The Art of Timber Construction – Exhibition at the Architekturmuseum, München





Architekturmuseum – Pinakothek der Moderne



The Art of Timber Construction – Chinese Architectural Models
till 28 February 2010





If China should be associated with one single architectural picture, one could select almost any temple of the country with an overhanging hip roof and slightly upturned eaves at the corners. The correlation would instantly be understood, as no other structural shape has been as closely associated with its country over the centuries. However, the fact, that this characteristic roof style directly shows a complicated timber construction, is largely unknown. European historians of architecture as well as countless visitors of the country, who marvel at the still existing breathtaking temple buildings, rarely understand their artful building structure.





Chinese Architectural Models


Main Hall, Nanchansi Temple, Wutai, Shanxi Province (Tang Dynasty, 782)
© CHINESE ACADEMY OF CULTURAL HERITAGE, BEIJING


It was only in the 20th century, that the construction of Chinese overhanging roofs became subject of scientific research, with models for the study of the complicated system of interlocking building elements playing a major role. These absolutely precise scale models also serve as documentation and preservation aids, thus providing the basis for renovation and reconstruction works.

At present, the Chinese Academy of Cultural Heritage in Beijing houses the biggest model collection of important historical Chinese buildings. For the Munich exhibition, compiled in cooperation with the Academy, 17 representative models have been selected. Just like the original buildings, these artful and historically outstanding works of the 1950s, mainly on the scale of 1:20, have been built of the Chinese Nan-wood. Their uniqueness is based on an almost incredible craftsman’s precision, since every single element has been carefully copied, thus explaining and depicting the complex and elaborate structure.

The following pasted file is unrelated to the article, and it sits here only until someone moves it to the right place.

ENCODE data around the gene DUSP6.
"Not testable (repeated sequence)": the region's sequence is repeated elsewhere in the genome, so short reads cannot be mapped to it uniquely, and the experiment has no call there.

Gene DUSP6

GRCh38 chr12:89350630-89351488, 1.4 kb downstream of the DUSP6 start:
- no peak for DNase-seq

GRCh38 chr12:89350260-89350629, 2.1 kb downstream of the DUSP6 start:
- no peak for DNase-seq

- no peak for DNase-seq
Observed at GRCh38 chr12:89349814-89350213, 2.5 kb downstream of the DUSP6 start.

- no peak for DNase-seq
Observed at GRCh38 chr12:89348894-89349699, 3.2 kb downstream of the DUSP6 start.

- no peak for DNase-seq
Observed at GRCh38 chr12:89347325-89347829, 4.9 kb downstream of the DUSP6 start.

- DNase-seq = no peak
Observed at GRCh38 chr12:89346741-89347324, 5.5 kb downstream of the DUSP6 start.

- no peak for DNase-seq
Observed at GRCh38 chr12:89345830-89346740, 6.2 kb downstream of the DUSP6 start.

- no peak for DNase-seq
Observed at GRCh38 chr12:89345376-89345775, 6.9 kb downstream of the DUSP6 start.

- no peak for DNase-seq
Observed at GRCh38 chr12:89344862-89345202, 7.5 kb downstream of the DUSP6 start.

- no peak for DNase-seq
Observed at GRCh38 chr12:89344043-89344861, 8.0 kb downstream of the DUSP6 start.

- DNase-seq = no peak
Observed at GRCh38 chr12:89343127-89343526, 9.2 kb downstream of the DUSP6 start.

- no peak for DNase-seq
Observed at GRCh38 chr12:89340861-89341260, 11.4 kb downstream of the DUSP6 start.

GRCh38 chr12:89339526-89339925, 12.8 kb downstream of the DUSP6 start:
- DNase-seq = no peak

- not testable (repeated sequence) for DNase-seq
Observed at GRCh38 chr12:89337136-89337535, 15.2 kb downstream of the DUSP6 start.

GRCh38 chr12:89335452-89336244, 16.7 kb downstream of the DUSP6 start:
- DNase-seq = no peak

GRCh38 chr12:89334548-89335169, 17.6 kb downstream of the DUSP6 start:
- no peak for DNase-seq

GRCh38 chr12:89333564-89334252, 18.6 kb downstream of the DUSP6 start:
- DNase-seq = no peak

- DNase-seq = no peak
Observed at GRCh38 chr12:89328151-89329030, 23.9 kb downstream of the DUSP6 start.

Chinese Architectural Models


Guanyin Tower, Dule Monastery (Dule Si), Jixian, Hebei Province (Liao Dynasty, 984)
© Chinese Academy of Cultural Heritage, Beijing

Chinese Architectural Models


Bracketing System (dougong), (Song Dynasty 960-1279)
© CHINESE ACADEMY OF CULTURAL HERITAGE, BEIJING


The show will present temple buildings from the 8th to the 15th century, among them models of the oldest Chinese timber constructions, such as the Nanchan temple (Tang dynasty, 782 AD, Wutai, Shanxi Province), the Foguang temple (Tang dynasty, 857 AD, Wutai, Shanxi Province), and the Guanyin hall of the Dule monastery (Liao dynasty, 984 AD, Tanjin, Jixian Province). A highlight of the exhibition will be the models of the Yongle-Palace in Ruicheng (Yuan dynasty, 1271-1368, Shanxi Province), consisting of four halls, as well as the 5-metre model of the 270 hectare Temple of Heaven-complex (Ming and Qing dynasty, since 1420, Beijing), one of the most famous constructions worldwide. Several of these exhibits belong to the UNESCO World Cultural Heritage.


Chinese Architectural Models


Model of a Qing-period hall with simple hipped roof
© CHINESE ACADEMY OF CULTURAL HERITAGE, BEIJING


This unique collection of the Chinese Academy of Cultural Heritage in Beijing will be shown – for the first time outside of China – at the Architekturmuseum der TU München. Together with photographs, architectural surveys and detailed explanations, the models convey a fascinating insight into the beauty and technique of timber construction and the ancient tradition of Chinese architecture, whose importance can only be appreciated after comprehending its structure. However, the models are not only of historical interest, as they have inspired the Chinese artist Ai Weiwei – according to his own statement – for some of his works, to be seen in a current exhibition at the Haus der Kunst in Munich.



Courtesy Pinakothek der Moderne
Images © CHINESE ACADEMY OF CULTURAL HERITAGE, BEIJING





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Stampfli & Turci – Art Dealers


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~ by Stampfli & Turci on January 21, 2010.

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